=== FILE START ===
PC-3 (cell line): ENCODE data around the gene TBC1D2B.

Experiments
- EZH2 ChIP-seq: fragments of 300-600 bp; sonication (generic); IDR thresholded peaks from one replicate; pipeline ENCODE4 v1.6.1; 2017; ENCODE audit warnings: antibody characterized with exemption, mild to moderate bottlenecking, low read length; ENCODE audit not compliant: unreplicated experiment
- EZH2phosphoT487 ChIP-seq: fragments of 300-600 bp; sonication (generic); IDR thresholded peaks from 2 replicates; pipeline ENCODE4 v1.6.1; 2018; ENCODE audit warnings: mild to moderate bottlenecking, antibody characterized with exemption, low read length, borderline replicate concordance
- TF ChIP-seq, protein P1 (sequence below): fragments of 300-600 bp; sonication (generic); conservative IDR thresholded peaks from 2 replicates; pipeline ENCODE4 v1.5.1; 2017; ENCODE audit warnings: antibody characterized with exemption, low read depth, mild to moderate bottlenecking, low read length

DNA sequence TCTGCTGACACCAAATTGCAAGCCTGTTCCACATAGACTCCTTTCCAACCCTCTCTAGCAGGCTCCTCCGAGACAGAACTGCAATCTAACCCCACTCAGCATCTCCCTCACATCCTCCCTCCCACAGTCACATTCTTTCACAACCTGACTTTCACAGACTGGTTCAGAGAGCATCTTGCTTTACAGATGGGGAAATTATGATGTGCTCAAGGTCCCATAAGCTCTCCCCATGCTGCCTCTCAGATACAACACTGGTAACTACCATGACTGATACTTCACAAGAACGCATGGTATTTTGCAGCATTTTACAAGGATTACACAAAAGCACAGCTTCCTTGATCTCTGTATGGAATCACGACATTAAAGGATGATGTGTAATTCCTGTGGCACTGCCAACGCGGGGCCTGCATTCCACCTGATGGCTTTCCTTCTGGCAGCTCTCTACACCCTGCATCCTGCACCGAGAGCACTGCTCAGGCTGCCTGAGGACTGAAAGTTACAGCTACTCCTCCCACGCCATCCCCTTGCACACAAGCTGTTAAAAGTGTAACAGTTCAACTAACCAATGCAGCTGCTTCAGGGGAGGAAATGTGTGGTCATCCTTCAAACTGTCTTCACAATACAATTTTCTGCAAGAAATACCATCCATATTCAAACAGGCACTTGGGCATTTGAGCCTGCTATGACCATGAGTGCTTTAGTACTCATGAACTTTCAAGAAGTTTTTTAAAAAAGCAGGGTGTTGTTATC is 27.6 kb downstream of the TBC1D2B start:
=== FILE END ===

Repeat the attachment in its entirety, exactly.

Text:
PC-3 (cell line): ENCODE data around the gene TBC1D2B.

Experiments
- EZH2 ChIP-seq: fragments of 300-600 bp; sonication (generic); IDR thresholded peaks from one replicate; pipeline ENCODE4 v1.6.1; 2017; ENCODE audit warnings: antibody characterized with exemption, mild to moderate bottlenecking, low read length; ENCODE audit not compliant: unreplicated experiment
- EZH2phosphoT487 ChIP-seq: fragments of 300-600 bp; sonication (generic); IDR thresholded peaks from 2 replicates; pipeline ENCODE4 v1.6.1; 2018; ENCODE audit warnings: mild to moderate bottlenecking, antibody characterized with exemption, low read length, borderline replicate concordance
- TF ChIP-seq, protein P1 (sequence below): fragments of 300-600 bp; sonication (generic); conservative IDR thresholded peaks from 2 replicates; pipeline ENCODE4 v1.5.1; 2017; ENCODE audit warnings: antibody characterized with exemption, low read depth, mild to moderate bottlenecking, low read length

DNA sequence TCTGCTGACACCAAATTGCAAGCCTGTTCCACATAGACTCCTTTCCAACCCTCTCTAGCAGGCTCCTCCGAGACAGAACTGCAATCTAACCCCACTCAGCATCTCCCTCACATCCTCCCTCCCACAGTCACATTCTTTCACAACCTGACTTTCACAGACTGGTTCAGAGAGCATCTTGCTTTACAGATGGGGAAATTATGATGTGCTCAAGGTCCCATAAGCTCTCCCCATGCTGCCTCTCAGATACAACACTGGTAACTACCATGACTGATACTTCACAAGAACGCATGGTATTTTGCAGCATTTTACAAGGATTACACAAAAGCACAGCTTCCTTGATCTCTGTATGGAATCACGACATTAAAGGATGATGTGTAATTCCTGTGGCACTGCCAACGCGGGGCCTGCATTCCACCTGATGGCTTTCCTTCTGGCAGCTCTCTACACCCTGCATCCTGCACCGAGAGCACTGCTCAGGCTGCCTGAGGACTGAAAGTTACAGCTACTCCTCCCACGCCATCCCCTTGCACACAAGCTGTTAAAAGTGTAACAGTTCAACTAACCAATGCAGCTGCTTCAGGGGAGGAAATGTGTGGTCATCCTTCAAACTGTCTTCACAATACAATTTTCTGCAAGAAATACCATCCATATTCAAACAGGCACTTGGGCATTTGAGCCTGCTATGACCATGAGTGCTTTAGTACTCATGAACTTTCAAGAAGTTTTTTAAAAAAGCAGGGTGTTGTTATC is 27.6 kb downstream of the TBC1D2B start: